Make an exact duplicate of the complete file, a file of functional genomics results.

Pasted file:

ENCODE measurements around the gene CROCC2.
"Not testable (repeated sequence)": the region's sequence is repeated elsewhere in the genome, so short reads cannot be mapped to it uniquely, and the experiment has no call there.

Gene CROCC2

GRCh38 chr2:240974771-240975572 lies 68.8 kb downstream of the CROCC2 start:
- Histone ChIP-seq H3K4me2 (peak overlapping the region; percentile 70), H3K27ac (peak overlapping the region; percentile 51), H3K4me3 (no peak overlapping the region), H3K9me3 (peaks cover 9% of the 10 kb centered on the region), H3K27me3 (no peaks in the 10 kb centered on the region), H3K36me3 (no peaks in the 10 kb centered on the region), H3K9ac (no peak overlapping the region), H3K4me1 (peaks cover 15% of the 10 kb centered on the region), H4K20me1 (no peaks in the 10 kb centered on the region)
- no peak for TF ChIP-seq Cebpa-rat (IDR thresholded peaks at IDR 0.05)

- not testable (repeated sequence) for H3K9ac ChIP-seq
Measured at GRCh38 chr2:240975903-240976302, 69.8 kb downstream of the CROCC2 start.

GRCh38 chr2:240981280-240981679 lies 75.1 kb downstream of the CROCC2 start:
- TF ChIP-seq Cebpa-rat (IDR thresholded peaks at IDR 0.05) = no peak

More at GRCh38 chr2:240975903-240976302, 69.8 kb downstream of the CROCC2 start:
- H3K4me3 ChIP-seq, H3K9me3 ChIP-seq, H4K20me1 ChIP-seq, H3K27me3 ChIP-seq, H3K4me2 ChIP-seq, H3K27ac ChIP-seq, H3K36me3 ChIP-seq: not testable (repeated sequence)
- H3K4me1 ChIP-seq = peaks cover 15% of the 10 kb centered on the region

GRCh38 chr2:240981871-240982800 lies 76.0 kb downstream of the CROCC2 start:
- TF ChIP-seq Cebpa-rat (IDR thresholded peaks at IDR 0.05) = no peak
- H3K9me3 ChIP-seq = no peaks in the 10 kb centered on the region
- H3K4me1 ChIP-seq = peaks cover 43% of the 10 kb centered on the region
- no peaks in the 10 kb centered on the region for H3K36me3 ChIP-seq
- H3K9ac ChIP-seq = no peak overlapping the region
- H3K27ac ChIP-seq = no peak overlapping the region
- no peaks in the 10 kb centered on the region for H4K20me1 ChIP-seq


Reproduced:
ENCODE measurements around the gene CROCC2.
"Not testable (repeated sequence)": the region's sequence is repeated elsewhere in the genome, so short reads cannot be mapped to it uniquely, and the experiment has no call there.

Gene CROCC2

GRCh38 chr2:240974771-240975572 lies 68.8 kb downstream of the CROCC2 start:
- Histone ChIP-seq H3K4me2 (peak overlapping the region; percentile 70), H3K27ac (peak overlapping the region; percentile 51), H3K4me3 (no peak overlapping the region), H3K9me3 (peaks cover 9% of the 10 kb centered on the region), H3K27me3 (no peaks in the 10 kb centered on the region), H3K36me3 (no peaks in the 10 kb centered on the region), H3K9ac (no peak overlapping the region), H3K4me1 (peaks cover 15% of the 10 kb centered on the region), H4K20me1 (no peaks in the 10 kb centered on the region)
- no peak for TF ChIP-seq Cebpa-rat (IDR thresholded peaks at IDR 0.05)

- not testable (repeated sequence) for H3K9ac ChIP-seq
Measured at GRCh38 chr2:240975903-240976302, 69.8 kb downstream of the CROCC2 start.

GRCh38 chr2:240981280-240981679 lies 75.1 kb downstream of the CROCC2 start:
- TF ChIP-seq Cebpa-rat (IDR thresholded peaks at IDR 0.05) = no peak

More at GRCh38 chr2:240975903-240976302, 69.8 kb downstream of the CROCC2 start:
- H3K4me3 ChIP-seq, H3K9me3 ChIP-seq, H4K20me1 ChIP-seq, H3K27me3 ChIP-seq, H3K4me2 ChIP-seq, H3K27ac ChIP-seq, H3K36me3 ChIP-seq: not testable (repeated sequence)
- H3K4me1 ChIP-seq = peaks cover 15% of the 10 kb centered on the region

GRCh38 chr2:240981871-240982800 lies 76.0 kb downstream of the CROCC2 start:
- TF ChIP-seq Cebpa-rat (IDR thresholded peaks at IDR 0.05) = no peak
- H3K9me3 ChIP-seq = no peaks in the 10 kb centered on the region
- H3K4me1 ChIP-seq = peaks cover 43% of the 10 kb centered on the region
- no peaks in the 10 kb centered on the region for H3K36me3 ChIP-seq
- H3K9ac ChIP-seq = no peak overlapping the region
- H3K27ac ChIP-seq = no peak overlapping the region
- no peaks in the 10 kb centered on the region for H4K20me1 ChIP-seq